- The lack of regulating private donor services imposes a great risk on patients and donors alike. Some issues regarding compliance and ethics need to be addressed by law.
- The right of non-traditional couples to ART needs to be regulated according to non-discrimination guidelines.
- The legal status of Embryo might need to be standardized through the states in order to avoid discrepancies.
As a conclusion and an answer to the original research question, it has been revealed through the research that states and the federal government are working on changing the legislation surrounding ART, however, without the review of individual cases and taking into consideration their unique characteristics, donor and in-vitro technology will always be steps ahead of the legislative process.
Acker, Jacqueline. The Case For An Unregulated Private Sperm Donation Market. UCLA Women’s Law Journal. 20. 2013. Web.
American College of Obstetricians and Gynecologists. Ethical Issues in Human in Vitro Fertilization and Embryo Placement, Committee Statement. July 1986. 4 p. ACOG, Print. D.C. 20024, 202-638-5577.
Astrue v. Capato. Oral argument: Mar. 19, 2012 Legal Information Institute. Web.
Barzilay, Arianne Renan. You’re on Your Own, Baby: Reflections on Capato’s Legacy. Indiana Law Review. 46 Ind. L. Rev. 557. 2013. Web.
Blake, Valerie. Ovaries, Testicles, And Uteruses, Oh My! Regulating Reproductive Tissue Transplants. William & Mary Journal of Women and the Law. 19. 2013. Web.
Coutts, C. Ethical Issues in In Vitro Fertilization. National Reference Center for Bioethics Literature The Joseph and Rose Kennedy Institute of Ethics. Scope Note. 1988. Web.
Carroll, Andrea. Roundtable on Regulating Assisted Reproductive Technology 2012: Discrimination in Baby Making: The Unconstitutional Treatment of Prospective Parents Through Surrogacy. Indiana Law Journal Fall, 2013. Web.
Forman, Deborah. Embryo Disposition and Divorce: Why Clinic Consent Forms Are Not the Answer. Journal of the American Academy of Matrimonial Lawyers. 2011. Web.
IVF Worldwide. IVF History. (n.d.) Web.
Johnson v. Superior Court of Los Angeles County. Justia US Law. Case Description. Web.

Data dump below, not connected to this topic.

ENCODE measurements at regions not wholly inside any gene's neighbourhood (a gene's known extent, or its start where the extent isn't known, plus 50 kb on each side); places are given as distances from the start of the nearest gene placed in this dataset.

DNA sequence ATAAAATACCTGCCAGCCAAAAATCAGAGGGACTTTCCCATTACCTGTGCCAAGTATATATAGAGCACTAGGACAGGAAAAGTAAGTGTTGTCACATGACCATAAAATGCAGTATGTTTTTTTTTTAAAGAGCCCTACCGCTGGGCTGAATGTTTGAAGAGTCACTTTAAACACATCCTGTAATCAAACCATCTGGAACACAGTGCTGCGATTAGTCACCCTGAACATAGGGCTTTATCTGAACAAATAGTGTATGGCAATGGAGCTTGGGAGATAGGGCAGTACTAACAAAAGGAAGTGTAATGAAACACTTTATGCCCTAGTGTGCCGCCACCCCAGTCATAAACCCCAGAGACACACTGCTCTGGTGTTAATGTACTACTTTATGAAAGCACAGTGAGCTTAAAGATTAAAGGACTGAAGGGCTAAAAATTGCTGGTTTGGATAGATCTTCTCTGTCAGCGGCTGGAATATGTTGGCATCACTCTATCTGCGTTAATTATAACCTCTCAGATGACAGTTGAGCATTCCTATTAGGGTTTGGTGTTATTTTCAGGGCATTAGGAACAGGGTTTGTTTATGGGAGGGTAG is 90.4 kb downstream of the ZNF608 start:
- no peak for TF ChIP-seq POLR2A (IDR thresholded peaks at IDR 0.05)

Knaplund, K. Children Of Assisted Reproduction. Symposium: The Uniform Probate Code: Remaking American Succession Law: Article. University of Michigan Journal of Law Reform. 2012. Web.
Laufer-Ukeles, Pamela. Reproductive Choices and Informed Consent: Fetal Interests, Women’s Identity, and Relational Autonomy. American Journal of Law & Medicine. 2011. Web.
Lewis, Myrisha. Sex And Statutory Uniformity: Harmonizing The Legal Treatment Of Semen. Charleston Law Review. Winter, 2012-2013 2013. Web.
Luckley, Cara. Commercial Surrogacy: Is Regulation Necessary To Manage The Industry? Wisconsin Journal of Law, Gender & Society. Fall. 2011. Web.
Margalit, Yehezkel. To Be Or Not To Be (A Parent)? – Not Precisely The Question: The Frozen Embryo Dispute. Cardozo Journal of Law & Gender. 18. 375. 2012. Web.
Myott, Mark. Neutral Grounds Revisiting the Current Legal Approaches in Frozen Embryo Disposition Disputes Through the Lens of Neutrality. Georgetown Journal of Law & Public Policy. 619. Web.
Reich, J. B, and Swink, Dawn. Outsourcing Human Reproduction: Embryos & Surrogacy Services In The Cyberprocreation Era. Journal Of Health Care Law & Policy. 2011. Web.
Roberts, Dorothy. Changing Conceptions: Exploring The Medical And Legal Advances In Fertility Preservation: Twenty-First Annual Law Review Symposium: Article: The Social Context Of Oncofertility. DePaul Law Review. Spring, 2012. Web.
Roselblum, Darren. Unsex Mothering: Toward A New Culture Of Parenting. Harvard Journal of Law & Gender. 2012. Web.
Strasser, Mark, The Next Battleground? Personhood, Privacy, And Assisted Reproductive Technologies. Oklahoma Law Review. 177. Web